The rude Parisian myth…or not

rude parisians

 

My American friends often ask me about Parisians and their reputation for rudeness. Is it merited? In general, I’d say no. I’ve only had a couple of bad experiences with rude Parisian waiters (please avoid Café Central on rue Cler at all costs),  and the average Parisian isn’t going to bite your head off for asking what time it is. There are definitely some cultutral differences, though, that cause foreigners to believe that everyone in France hates them. For example:

1. Parisians aren’t afraid to be direct.
Americans (southerners especially) are used to a kind of fake politeness that simply doesn’t exist in France. If a Parisian isn’t happy with the way you’re acting, he’ll most likely let you know. Too loud at a restaurant? Smelly food on the métro? Standing in the way? You’ll probably hear about it, and it’s true that it might not be in the nicest words possible. I’m still not sure if this is rudeness or not. On one hand, it’s refreshing to not be surrounded by hypocrites who act like your best friend and then silently curse you for speaking too loud on your cell phone. On the other hand, though, there’s a way to be tactful about that kind of thing, and not every Parisian I’ve seen takes much care to be considerate.
2. Parisians aren’t bubbly.
As Americans, we often expect everyone to smile at us, say hello and ask if we caught the big game last weekend. Parisians don’t do this, but it doesn’t mean they hate you. The large proportion of weirdos to the general population in Paris means that unfortunately it’s usually best to keep to yourself. I definitely prefer the outgoing, friendly Alabama culture (or even the non-Parisian French culture), but I understand why Parisians aren’t so eager to start a conversation with someone they don’t know.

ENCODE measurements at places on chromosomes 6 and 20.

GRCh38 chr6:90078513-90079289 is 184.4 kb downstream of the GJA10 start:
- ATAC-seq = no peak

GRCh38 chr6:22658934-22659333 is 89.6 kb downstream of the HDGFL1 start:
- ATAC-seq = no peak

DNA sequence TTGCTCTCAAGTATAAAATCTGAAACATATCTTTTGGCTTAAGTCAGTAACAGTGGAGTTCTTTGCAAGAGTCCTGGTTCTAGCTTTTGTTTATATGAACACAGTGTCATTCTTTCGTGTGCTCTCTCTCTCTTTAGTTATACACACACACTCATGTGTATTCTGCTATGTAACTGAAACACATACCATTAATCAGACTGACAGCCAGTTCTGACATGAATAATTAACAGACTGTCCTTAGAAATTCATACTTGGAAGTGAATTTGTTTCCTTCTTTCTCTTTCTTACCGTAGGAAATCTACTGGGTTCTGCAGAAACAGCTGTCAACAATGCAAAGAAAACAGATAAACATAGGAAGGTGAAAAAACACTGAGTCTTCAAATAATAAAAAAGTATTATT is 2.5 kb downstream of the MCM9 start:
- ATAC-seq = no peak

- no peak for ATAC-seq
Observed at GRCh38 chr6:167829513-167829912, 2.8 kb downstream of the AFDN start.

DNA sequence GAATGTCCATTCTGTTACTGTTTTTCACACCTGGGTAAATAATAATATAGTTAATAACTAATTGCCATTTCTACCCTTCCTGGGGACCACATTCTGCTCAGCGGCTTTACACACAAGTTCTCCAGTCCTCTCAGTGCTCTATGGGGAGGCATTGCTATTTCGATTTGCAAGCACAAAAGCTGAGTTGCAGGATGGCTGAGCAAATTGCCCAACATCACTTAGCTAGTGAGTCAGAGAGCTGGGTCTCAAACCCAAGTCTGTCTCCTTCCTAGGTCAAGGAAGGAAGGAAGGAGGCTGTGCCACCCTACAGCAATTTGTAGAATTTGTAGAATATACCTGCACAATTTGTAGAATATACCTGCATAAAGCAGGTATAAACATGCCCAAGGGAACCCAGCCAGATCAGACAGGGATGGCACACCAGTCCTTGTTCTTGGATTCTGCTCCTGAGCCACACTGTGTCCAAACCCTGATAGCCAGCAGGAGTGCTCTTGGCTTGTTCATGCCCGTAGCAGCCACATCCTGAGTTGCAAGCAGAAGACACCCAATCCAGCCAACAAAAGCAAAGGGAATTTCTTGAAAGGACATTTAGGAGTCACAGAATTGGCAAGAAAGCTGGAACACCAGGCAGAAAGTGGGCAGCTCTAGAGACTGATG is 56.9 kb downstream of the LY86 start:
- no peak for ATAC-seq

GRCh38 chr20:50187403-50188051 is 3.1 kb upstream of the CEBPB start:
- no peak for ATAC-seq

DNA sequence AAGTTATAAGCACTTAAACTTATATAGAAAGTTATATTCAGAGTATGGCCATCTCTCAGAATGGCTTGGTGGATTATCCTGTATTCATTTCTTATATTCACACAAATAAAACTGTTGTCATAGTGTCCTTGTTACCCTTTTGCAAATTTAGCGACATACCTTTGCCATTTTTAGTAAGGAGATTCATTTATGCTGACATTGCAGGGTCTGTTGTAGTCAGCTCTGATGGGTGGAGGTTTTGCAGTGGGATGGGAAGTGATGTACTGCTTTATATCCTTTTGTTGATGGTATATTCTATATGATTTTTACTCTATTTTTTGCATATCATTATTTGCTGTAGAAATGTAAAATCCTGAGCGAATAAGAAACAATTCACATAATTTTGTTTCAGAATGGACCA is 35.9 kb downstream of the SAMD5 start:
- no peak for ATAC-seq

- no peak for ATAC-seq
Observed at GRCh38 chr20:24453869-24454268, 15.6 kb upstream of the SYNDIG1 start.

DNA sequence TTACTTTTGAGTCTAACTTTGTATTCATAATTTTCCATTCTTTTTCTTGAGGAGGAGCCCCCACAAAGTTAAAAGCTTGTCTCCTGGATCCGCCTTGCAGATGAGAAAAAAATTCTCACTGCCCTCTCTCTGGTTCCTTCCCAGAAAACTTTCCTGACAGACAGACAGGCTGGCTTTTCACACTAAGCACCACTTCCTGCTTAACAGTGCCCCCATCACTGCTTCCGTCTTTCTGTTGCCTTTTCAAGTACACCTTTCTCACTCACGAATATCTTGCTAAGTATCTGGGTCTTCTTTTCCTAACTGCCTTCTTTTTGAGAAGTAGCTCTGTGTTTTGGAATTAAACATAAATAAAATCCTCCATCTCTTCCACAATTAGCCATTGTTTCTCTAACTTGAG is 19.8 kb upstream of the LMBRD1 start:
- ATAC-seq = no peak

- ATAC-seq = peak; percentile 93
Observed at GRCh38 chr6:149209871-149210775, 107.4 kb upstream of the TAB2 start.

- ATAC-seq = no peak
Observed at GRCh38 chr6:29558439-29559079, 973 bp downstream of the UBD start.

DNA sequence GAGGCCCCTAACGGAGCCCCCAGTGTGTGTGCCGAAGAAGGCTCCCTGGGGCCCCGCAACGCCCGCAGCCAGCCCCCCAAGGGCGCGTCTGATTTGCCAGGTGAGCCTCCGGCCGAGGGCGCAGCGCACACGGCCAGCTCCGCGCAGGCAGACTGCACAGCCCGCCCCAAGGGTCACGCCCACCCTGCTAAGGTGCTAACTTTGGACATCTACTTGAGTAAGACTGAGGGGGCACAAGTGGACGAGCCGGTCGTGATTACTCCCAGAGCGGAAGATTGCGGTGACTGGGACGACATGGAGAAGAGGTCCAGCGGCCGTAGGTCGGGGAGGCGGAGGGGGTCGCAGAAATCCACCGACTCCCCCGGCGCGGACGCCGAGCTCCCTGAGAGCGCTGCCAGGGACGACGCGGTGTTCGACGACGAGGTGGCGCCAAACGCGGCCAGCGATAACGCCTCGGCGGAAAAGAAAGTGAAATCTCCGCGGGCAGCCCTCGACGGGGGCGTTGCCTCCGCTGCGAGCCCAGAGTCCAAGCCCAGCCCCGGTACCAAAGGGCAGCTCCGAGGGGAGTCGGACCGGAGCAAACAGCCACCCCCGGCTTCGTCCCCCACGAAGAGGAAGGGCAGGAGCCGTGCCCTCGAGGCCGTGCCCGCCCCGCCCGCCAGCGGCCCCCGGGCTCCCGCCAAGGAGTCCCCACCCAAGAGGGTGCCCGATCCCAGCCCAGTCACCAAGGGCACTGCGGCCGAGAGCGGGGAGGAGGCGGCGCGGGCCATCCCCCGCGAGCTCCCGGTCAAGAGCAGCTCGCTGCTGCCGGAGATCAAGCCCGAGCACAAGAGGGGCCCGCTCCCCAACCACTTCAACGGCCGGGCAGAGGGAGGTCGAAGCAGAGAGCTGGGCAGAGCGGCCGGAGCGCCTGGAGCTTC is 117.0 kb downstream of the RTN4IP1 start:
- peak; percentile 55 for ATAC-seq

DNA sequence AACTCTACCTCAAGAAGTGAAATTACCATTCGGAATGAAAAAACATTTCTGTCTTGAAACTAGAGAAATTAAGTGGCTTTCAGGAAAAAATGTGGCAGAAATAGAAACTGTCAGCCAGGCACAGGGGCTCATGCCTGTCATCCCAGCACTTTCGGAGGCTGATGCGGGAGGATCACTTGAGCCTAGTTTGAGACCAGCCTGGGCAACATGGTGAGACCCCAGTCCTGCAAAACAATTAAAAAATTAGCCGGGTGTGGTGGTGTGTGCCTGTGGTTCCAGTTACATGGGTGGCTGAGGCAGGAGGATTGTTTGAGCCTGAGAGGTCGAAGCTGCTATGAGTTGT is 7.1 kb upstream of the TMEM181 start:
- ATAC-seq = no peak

3. Parisians see a lot of foreigners.
In Alabama, whenever someone detects a slightly non-southern accent, they immediately want to know where you’re from and what you’re doing there. In Paris though, people don’t care so much. That’s not to say that no one will ask or be interested in a foreigner’s background, but when there are as just as many foreigners (or more) walking the streets of Paris as French people, tourists are just another face in the crowd. Americans often expect to be treated as “special” for being visitors in a foreign country, but there are just too many of us for our Americanness to make us exotic.

However, like all stereotypes, the rude Parisian myth has some basis in reality. In the past 20 months in Paris, I’ve been spit on, lectured, sworn at, mugged at knifepoint, and pickpocketed. Every day in the métro there’s bound to be some 30 year old suited businessman pushing me out of the way so he can have the best seat, and the lady at the préfecture will tell me I’m stupid when I say I don’t understand the French tax system.

But then again, there was the time when my boyfriend accidentally left my LAPTOP on a seat in the métro. I was sure I’d never see my MacBook again but, surprisingly, not only was it not stolen or destroyed as a “colis suspect,” but a young couple happened to find it, search through my contacts, call my boyfriend, and meet us to return it. They didn’t even accept the money we offered as a reward.

Also, in places like my gym, the neighborhood bakery, or the local park, there’s a much greater sense of community and people tend to be friendlier. It all depends on the environment.

 

So, are all Parisians rude? No…but Andy Griffith isn’t going to appear to shake your hand and wish you a good afternoon.

 

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